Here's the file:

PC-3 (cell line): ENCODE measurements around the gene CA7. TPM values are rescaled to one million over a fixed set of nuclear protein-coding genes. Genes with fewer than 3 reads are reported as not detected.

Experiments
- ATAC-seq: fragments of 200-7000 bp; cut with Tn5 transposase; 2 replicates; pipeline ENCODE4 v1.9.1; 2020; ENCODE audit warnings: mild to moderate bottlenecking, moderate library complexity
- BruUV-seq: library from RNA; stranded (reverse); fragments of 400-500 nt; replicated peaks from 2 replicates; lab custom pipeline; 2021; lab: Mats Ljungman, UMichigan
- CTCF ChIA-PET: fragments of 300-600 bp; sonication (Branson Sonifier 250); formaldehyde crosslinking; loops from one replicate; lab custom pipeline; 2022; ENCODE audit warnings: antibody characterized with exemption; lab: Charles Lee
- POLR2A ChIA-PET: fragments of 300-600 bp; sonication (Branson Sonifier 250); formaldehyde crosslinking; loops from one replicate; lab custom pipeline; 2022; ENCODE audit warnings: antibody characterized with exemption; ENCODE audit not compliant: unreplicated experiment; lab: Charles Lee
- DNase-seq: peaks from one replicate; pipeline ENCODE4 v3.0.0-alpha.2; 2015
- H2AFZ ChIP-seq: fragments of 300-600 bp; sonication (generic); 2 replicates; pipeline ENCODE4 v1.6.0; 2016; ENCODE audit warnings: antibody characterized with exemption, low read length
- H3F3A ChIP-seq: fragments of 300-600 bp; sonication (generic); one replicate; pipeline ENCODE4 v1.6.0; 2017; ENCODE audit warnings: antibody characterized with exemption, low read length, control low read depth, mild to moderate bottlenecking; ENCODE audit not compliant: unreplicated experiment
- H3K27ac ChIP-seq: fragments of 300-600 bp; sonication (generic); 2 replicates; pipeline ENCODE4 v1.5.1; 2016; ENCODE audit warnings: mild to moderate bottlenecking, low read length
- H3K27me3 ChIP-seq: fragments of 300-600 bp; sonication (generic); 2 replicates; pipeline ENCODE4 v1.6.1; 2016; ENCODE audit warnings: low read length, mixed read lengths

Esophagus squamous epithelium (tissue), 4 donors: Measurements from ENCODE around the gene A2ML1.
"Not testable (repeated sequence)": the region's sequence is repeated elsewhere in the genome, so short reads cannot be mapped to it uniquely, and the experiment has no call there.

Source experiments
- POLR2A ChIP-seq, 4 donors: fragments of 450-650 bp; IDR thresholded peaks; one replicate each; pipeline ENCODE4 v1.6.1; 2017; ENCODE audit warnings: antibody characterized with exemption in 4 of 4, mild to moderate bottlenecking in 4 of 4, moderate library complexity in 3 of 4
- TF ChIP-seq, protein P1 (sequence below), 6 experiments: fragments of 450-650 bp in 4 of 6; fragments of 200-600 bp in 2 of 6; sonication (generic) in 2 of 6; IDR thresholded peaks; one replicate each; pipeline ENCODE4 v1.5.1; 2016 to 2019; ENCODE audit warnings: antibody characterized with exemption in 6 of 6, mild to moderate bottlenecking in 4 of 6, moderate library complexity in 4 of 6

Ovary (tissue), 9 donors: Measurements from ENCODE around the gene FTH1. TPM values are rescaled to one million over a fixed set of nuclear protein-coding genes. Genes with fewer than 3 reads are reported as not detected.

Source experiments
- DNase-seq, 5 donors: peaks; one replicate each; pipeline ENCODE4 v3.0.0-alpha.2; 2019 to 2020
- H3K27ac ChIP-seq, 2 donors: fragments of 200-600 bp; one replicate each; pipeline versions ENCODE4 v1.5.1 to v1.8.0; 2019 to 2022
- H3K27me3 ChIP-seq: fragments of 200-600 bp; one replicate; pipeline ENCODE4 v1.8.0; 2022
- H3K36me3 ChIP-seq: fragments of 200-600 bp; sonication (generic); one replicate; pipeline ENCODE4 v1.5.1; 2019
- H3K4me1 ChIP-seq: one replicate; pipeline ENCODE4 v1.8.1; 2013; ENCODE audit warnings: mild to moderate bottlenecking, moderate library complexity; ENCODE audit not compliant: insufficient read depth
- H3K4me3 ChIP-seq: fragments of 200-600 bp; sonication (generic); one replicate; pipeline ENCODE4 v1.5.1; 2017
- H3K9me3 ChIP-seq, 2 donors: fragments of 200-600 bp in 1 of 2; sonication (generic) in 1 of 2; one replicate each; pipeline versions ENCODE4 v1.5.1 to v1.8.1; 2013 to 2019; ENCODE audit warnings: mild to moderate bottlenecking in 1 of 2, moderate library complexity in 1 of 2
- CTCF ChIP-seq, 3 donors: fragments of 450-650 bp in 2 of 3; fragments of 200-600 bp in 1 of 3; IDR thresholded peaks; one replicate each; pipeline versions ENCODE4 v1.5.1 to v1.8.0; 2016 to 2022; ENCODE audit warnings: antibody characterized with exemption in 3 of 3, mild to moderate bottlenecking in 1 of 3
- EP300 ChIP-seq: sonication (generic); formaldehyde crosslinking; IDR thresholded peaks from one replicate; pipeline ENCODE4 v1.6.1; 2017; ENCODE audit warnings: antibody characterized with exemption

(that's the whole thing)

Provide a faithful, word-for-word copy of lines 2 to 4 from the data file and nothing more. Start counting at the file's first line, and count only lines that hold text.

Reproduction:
Experiments
- ATAC-seq: fragments of 200-7000 bp; cut with Tn5 transposase; 2 replicates; pipeline ENCODE4 v1.9.1; 2020; ENCODE audit warnings: mild to moderate bottlenecking, moderate library complexity
- BruUV-seq: library from RNA; stranded (reverse); fragments of 400-500 nt; replicated peaks from 2 replicates; lab custom pipeline; 2021; lab: Mats Ljungman, UMichigan